Gays want politicians to end stigmatisation-Namibian Sun

Date: May 31, 2010
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Name of article: Gays want politicians to end stigmatisation
Name of publication: Namibian Sun
Date: 29 October 2009
Country: Namibia
Theme: Sexuality
Skills: Sourcing
Genre: News
GEM classification: Gender aware


This article is about gays and lesbians demanding that Namibian political parties address issues affecting them. Representative of the Rainbow Association challenged political parties to address gender based problems in Namibia. They expressed their displeasure at being treated as second class citizens at a workshop organised by the Women’s Leadership Centre in Windhoek.


This article:
– Is an example of a gender aware article
– Highlights the rights of people of diverse sexual orientations. In this case lesbians, gays, bi-sexual and Trans-gender (LGBTs) rights are placed on the agenda
– Showcases good journalism in which, amongst other values, the role of journalists to hold those in power to account is exercised
– Talks to the issues of minority groups and the marginalisation of such groups
– Encourages more debate and dialogue around issues of sexual orientation

The headline of the article raises the core demand and highlights the issue of stigmatisation. It compels the reader to look at an article in which rights, stigmatization and holding politicians to account are being addressed.

The article is very strong on sourcing in which diversity of views are expressed – voices which are both competing and complimentary. This article is thus balanced and fair. For example, while the story is told from the point of view of the Rainbow project’s Interim Director, Madelene Isaacks, there are a number of civil society and political voices also expressing their opinions over the issue under discussion. It allows the reader to assess multiple perspectives.

Political sources quoted in the story include a male and female, each representing different political parties. (Linda Nakatana speaks on behalf of the Rally for Democracy and Progress. The other source is the President of the Congress of Democrats who is male as well as SWANU, another political party in Namibia.) Previous studies on gender and the media have shown there are fewer women as opposed to men who are canvassed for commentary in political stories. Most women appear in roles that emphasise their “feminine” roles. This story therefore brings in a fresh angle.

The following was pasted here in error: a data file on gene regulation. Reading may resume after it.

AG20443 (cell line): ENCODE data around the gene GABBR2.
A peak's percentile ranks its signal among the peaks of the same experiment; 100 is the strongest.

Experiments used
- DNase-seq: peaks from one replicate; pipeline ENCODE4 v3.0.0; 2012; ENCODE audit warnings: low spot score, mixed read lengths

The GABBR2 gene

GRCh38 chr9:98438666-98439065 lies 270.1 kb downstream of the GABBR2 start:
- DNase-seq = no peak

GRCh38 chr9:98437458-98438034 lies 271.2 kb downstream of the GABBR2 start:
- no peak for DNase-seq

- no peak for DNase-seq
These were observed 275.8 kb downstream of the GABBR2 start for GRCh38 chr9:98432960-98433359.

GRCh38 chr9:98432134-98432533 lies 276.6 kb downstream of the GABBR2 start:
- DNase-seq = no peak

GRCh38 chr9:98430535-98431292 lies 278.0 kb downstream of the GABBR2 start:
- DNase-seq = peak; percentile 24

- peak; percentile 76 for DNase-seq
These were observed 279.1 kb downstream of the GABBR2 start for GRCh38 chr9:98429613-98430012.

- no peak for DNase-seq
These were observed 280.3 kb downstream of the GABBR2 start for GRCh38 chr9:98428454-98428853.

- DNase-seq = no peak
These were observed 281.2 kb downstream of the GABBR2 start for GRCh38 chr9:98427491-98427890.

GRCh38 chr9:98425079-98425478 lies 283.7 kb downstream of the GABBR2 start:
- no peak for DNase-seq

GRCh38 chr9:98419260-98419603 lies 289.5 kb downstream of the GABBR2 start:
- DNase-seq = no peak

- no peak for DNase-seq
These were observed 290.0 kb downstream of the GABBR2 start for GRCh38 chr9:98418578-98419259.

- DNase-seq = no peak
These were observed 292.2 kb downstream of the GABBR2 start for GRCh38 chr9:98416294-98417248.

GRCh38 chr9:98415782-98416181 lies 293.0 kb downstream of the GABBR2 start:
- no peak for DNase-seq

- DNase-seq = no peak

Civil society organizations, especially those who work in the field of promoting gender equality, are given a platform as well. Organisations such as the Gender and Media Southern African Network, (GEMSA) express their concern at the lack of political will to address gender issues.

As agenda setters, media have a responsibility to bring such all matters to the fore for public debate, including topics that society shies away from. This article brings to light a “taboo” subject (Rights of LGTs). The diverse voices heighten the value of the input. One of the tenets of good journalism is reportage which encourages the promotion of an informed citizenry and this article does this. It highlights the nuances of and between political parties and allows the reader to assess parties in respect of what they say and what they do. Parties views are juxtaposed, for example while SAWNU is quoted as saying that homosexuality is a private matter, an alternative view on privacy is presented, allowing readers’ to make up their own mind.

The article attempts to dispel myths and stereotyping.

Readers can make sense of election campaigning and issue-based demands. Election campaigns are generally packed with promises and this article critical examines party promises and issues and provides a platform for comparison. However, most parties, the article argues, are silent on their position on sexual orientation.

This article uses neutral language.

The picture accompanying the stories enhances the message. Madelene Isaacks is shown wearing a t-shirt with the words, ‘How many lesbians have to die before hate is a crime? The caption below the picture states: ‘Hate is a crime.” This is useful message in the campaign against homophobia. In recent years Southern Africa has seen a surge in cases of homophobia, some resulting in death.


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